Embedding geotags in digital photos


Now that you have tagged the images with geo-information, what can you do with it? digiKam offers two ways to access this information. First, you can view a map with the figure locations shown on it. To see the map with the associated images, select the Geolocation tab (Figure 4). Each image appears on the map, which makes it very easy to give a presentation or informal talk on the hike.

Figure 4: The digiKam photo manager lets you display images on a map.

The other option is a map search, which you can select in the left sidebar. The map search window is similar to the view in Figure 4, but it has some important additional features. Below Search in area, you will find three buttons that let you define the search area; digiKam only displays images from this area in the main window.

The first button lets you drag a frame to define the area. The second lets you define the search with a sample image; the third deletes existing areas again.

In addition, and for faster access to the most frequently used images, you can save individual search results. Enter a name for your search in the box below Show entries without geolocation information. Now, the application generates a virtual album with the results.


The windows used by digiKam for the maps are powerful, but the layout is slightly complicated. digiKam offers some options for configuring the display. Select the sources on the left to define what view form you want to use. The default variant Marble (virtual globe) is often a sensible choice – Atlas is not suited for locating images because the resolution and level of detail is far too low. You will do far better with OpenStreetMap (Figure 5).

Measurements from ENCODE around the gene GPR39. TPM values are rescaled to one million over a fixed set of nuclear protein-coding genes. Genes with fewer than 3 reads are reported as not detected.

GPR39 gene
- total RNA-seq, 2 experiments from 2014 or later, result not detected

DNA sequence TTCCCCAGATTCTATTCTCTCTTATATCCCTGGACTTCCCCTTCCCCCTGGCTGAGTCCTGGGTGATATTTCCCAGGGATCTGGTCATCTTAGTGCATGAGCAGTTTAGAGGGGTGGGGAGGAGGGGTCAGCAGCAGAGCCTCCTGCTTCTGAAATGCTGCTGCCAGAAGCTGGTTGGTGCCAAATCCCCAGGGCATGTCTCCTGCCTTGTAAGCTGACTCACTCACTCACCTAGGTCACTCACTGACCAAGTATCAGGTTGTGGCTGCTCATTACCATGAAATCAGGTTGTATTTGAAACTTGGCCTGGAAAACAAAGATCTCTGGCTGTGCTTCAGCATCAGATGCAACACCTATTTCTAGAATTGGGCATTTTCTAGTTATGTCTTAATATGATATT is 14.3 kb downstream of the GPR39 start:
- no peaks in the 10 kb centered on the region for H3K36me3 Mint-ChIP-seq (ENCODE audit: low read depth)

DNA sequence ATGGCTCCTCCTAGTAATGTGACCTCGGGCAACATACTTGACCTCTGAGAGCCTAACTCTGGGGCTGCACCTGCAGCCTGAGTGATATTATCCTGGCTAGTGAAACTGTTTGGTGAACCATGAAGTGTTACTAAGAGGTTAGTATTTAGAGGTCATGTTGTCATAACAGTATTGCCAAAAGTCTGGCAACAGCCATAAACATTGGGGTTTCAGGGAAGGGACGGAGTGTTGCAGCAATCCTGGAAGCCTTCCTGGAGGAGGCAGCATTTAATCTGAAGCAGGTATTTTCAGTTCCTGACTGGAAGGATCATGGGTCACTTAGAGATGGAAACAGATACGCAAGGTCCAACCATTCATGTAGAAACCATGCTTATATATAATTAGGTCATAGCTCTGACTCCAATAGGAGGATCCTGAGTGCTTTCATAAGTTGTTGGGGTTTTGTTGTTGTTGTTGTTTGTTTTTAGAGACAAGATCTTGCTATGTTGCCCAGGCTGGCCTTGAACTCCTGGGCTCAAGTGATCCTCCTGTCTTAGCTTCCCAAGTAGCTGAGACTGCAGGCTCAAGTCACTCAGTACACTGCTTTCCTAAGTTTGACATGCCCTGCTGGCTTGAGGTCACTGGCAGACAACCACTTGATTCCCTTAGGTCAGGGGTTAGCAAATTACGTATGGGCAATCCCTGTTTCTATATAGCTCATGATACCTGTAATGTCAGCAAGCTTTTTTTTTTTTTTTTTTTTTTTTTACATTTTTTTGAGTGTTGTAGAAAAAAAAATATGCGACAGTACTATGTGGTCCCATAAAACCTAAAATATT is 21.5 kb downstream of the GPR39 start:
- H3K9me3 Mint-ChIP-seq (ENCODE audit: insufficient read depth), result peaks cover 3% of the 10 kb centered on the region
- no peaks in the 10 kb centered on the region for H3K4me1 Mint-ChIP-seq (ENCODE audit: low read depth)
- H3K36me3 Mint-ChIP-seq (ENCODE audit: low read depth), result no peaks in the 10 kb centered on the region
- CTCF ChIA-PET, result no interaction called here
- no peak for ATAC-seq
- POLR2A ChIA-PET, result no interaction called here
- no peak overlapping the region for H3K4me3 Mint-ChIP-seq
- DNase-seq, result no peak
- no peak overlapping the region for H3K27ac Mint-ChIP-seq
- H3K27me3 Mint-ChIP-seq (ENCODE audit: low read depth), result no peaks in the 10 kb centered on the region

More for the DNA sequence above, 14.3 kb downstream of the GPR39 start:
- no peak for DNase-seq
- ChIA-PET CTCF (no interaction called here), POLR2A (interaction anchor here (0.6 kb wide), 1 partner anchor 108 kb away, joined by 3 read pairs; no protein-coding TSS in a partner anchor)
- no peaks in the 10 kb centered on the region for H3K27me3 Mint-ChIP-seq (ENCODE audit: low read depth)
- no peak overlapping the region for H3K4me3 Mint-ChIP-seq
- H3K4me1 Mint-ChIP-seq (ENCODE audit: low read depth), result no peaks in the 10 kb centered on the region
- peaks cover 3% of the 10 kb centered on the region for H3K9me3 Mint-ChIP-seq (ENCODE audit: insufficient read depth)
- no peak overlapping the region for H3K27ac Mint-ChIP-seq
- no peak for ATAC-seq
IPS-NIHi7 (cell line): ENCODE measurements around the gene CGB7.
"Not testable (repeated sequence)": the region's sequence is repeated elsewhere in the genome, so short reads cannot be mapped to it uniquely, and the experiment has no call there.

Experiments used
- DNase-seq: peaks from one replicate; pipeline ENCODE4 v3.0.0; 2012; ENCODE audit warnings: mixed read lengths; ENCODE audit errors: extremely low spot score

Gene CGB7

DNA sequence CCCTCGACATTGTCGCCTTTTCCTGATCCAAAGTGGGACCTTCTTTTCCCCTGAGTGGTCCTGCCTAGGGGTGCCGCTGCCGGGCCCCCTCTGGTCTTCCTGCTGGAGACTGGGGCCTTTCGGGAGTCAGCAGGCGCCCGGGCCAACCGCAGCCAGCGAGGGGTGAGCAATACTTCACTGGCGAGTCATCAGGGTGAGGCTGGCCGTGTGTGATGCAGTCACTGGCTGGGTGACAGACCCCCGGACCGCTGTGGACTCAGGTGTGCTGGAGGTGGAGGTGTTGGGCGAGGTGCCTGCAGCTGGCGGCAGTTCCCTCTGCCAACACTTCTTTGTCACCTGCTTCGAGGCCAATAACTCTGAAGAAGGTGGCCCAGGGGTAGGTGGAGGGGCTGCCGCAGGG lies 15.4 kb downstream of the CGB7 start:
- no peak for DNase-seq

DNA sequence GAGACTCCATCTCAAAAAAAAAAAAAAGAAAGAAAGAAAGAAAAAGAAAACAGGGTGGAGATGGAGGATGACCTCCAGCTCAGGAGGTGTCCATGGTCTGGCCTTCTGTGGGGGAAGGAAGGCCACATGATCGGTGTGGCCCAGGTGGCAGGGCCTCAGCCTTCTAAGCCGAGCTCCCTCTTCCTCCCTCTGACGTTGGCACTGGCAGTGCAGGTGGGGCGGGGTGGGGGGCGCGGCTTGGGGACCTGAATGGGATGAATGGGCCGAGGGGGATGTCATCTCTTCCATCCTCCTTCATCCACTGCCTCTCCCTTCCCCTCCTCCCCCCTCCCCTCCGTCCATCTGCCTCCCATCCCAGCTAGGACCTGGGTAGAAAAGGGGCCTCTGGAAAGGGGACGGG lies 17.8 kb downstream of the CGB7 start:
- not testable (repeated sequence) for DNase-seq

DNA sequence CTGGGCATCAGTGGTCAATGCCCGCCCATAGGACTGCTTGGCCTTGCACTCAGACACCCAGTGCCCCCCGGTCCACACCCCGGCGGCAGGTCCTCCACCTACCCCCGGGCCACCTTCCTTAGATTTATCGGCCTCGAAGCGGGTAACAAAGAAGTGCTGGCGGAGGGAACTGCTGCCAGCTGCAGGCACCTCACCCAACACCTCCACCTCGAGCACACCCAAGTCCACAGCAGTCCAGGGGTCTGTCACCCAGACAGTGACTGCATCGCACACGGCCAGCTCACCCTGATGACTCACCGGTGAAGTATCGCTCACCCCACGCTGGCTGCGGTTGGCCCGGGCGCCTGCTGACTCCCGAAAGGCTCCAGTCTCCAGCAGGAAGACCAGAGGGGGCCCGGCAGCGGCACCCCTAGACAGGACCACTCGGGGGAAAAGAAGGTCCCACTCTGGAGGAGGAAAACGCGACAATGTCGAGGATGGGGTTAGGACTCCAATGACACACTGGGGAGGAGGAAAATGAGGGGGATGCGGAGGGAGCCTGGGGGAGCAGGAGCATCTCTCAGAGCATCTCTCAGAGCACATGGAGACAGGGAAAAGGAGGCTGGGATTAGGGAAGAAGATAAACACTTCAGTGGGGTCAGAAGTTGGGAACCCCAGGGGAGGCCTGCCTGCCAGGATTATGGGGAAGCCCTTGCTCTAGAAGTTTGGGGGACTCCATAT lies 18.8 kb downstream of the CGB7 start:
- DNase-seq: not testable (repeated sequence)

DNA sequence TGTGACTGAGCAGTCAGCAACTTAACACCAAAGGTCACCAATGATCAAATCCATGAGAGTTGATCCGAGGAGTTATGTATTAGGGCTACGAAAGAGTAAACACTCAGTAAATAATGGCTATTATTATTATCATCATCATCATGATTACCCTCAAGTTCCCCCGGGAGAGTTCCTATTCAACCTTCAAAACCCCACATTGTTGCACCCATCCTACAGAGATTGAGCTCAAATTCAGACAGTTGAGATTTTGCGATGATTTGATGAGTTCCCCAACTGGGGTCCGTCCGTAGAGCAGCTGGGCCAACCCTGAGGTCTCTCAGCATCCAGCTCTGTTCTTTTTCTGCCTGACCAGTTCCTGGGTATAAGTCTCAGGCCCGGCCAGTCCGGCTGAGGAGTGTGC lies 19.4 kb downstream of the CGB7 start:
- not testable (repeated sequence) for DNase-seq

Figure 5: The map views in digiKam offer many options, not all of which are meaningful and useful.

The next two buttons control the scale of the displayed map, much like the slider in the preview. Pressing T+ and T- lets you set the size of the icons displayed for the images. If you set too large a value, digiKam groups the icons, which obscures the exact positions.

GPX Viewer

GPX Viewer [4] is a handy option to load and view a GPX track. The application also displays an elevation profile of the track (Figure 6). The trick lies in the Playback function, which is hidden away in the Detailed track information tab.

Figure 6: The GPX Viewer follows a track virtually, showing the exact position, speed, and breaks.

The buttons let you switch the track off once again on the map. Given a suitable magnification level, you can immediately see where you were at a given time, see the breaks in the track, and find the dates and places you took the pictures.

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